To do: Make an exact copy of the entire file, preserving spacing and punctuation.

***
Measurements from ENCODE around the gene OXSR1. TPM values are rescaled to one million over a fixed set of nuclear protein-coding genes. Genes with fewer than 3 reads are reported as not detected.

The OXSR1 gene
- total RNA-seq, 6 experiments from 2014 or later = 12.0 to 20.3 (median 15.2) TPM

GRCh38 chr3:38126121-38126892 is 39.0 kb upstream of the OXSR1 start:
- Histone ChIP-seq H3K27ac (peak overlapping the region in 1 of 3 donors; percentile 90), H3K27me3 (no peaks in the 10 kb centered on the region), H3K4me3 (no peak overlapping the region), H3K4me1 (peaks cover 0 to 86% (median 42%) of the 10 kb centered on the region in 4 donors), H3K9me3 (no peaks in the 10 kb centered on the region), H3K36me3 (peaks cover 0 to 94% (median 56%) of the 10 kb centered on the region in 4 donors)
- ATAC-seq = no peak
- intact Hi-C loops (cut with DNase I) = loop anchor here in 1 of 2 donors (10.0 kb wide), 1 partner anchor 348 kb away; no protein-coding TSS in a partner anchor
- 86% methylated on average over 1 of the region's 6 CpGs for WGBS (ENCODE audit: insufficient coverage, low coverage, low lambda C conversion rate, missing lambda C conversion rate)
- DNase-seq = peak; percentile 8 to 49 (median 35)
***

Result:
Measurements from ENCODE around the gene OXSR1. TPM values are rescaled to one million over a fixed set of nuclear protein-coding genes. Genes with fewer than 3 reads are reported as not detected.

The OXSR1 gene
- total RNA-seq, 6 experiments from 2014 or later = 12.0 to 20.3 (median 15.2) TPM

GRCh38 chr3:38126121-38126892 is 39.0 kb upstream of the OXSR1 start:
- Histone ChIP-seq H3K27ac (peak overlapping the region in 1 of 3 donors; percentile 90), H3K27me3 (no peaks in the 10 kb centered on the region), H3K4me3 (no peak overlapping the region), H3K4me1 (peaks cover 0 to 86% (median 42%) of the 10 kb centered on the region in 4 donors), H3K9me3 (no peaks in the 10 kb centered on the region), H3K36me3 (peaks cover 0 to 94% (median 56%) of the 10 kb centered on the region in 4 donors)
- ATAC-seq = no peak
- intact Hi-C loops (cut with DNase I) = loop anchor here in 1 of 2 donors (10.0 kb wide), 1 partner anchor 348 kb away; no protein-coding TSS in a partner anchor
- 86% methylated on average over 1 of the region's 6 CpGs for WGBS (ENCODE audit: insufficient coverage, low coverage, low lambda C conversion rate, missing lambda C conversion rate)
- DNase-seq = peak; percentile 8 to 49 (median 35)